Thanksgiving Is Ruined
February 07, 2006
Taftian / the coming struggle for the whole enchilada
Interesting that no one in the U.S. Congress, to my (imperfect) knowledge, has overtly noted the "elephant in the middle of the room," in discussions of the logical, end-result implications of AG's legal and political philosophy:
The ultimate prize here is not control of the "intelligence" (information) that passes through the government's hands, but the money.
Those who conclude that AG's outlook apparently writes the U.S. Congress out of existence must remember that, if Congress goes out the window, presumably so does its taxing and spending power. Afterwards, in AG's system of government, which of the remaining two branches of government would gain control of all the purse strings? With no outside oversight?
And if that were considered a laudable future set-up, would clues exist today that anyone has taken steps to set it up already, without advertising it to the outside world too much? Particularly where justifiable (when not overlooked or hidden entirely) under cover of the "Global War on Terror"?
In other words, perhaps we should assume that, whatever the gvt has already been doing with regard to information, it has been doing with all the more alacrity, wherever possible, with that even more precious resource: $$$$. And for the same reasons.
Like the "FISA court," Congress has previously shown a willingness to give the admin basically everything it has wanted, budget-wise, with some exceptions, in terms of "tools" to fight the GWoT. Nevertheless, the "FISA courts" have apparently been considered by some to be too cumbersome or meddlesome, and irrelevant anyway, given the exec's inherent authority. Similarly, regardless of Congress's largesse, given that body's ultimate budgetary authority, the exec has to go back begging hat in hand a few times a year, to raise debt ceilings and what not, which must get awfully embarrassing and annoying after a while.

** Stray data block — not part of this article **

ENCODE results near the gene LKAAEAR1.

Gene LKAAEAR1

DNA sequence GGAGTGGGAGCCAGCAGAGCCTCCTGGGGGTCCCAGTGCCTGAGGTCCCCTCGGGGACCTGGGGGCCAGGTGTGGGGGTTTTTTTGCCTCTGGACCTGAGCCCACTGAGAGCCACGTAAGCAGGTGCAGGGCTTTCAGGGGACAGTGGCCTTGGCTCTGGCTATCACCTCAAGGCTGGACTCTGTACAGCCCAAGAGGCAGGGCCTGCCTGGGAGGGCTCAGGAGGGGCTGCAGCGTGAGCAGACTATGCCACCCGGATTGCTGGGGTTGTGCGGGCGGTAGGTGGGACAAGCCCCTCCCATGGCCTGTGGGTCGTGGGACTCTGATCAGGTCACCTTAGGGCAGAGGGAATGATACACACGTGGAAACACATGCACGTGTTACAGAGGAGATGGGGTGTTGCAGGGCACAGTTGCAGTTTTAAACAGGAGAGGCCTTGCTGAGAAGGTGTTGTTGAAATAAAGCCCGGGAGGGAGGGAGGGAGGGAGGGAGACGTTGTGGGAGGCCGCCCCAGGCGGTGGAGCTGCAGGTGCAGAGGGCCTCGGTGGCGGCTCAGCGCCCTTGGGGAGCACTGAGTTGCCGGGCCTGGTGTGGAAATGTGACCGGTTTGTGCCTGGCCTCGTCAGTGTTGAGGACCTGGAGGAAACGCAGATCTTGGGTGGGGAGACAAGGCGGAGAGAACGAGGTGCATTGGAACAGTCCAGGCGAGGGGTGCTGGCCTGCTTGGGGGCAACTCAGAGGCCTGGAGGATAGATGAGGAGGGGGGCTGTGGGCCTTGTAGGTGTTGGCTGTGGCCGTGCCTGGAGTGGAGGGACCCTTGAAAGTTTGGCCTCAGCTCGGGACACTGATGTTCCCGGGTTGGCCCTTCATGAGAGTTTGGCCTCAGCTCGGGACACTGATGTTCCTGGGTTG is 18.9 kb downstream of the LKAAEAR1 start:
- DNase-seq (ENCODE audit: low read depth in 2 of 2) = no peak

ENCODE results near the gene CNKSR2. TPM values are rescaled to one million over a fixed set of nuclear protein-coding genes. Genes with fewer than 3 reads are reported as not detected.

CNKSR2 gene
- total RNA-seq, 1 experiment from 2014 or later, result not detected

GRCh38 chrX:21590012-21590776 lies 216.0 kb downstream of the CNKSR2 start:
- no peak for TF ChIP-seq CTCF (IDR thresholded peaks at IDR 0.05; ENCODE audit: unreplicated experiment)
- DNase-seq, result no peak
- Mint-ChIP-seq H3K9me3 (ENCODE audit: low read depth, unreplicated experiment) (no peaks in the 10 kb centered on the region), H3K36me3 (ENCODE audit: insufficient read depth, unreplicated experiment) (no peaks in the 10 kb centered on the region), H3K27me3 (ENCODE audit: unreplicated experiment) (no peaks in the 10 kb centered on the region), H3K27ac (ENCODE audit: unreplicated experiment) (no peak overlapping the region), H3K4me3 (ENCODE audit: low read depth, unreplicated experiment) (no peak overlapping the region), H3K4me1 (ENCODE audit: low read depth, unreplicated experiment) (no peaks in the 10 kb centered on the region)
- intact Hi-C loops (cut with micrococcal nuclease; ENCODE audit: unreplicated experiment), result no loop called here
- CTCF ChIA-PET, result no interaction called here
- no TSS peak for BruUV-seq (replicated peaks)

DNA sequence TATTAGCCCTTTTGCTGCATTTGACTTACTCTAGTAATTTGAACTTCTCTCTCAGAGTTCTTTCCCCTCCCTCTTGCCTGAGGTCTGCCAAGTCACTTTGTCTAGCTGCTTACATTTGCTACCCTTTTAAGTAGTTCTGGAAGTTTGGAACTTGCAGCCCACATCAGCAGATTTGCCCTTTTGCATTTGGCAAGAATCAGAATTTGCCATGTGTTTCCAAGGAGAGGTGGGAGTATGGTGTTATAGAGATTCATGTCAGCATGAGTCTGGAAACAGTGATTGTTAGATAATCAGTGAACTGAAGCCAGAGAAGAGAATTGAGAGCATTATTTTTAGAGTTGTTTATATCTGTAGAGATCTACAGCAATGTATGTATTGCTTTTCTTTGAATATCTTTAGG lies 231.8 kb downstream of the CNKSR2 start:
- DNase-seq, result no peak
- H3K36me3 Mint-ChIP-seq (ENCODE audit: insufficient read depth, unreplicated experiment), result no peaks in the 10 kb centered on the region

Should not (or "does not?") AG believe that the executive branch in a time of (permanent) war, perhaps as long as the prez provides occasional briefings ("oversight") to a few Congresspersons on his/her activities, has all the more inherent authority to circumvent or disregard limits placed upon the exec, in the area of gathering and manipulating the real important stuff, the stuff that this admin constantly seems to need more and more of
-- not information but cashola?[and will esp. during the next couple years, when some "Rangers" will be occupied in pursuits other than fundraising]
[especially in a world where the former only seems to truly "exist" to the extent that it is evermore speedily transformable into the latter]
In this regard, the seemingly strange quiescence by some in Congress in the face of a frontal attack on their power merely may be based on their calculations as to whether they will be inside the gravy train rather than alongside it, after the dust has settled a few years down the road, when the real struggle for power starts.
A couple academics at Duke Univ. wrote a paper (.pdf) that recaps (on page 21) the story of President Taft's attempt in 1912 to seize Congress's budgetary authority in his own hands, by means of an executive order.
But that kind of thing would never happen nowadays.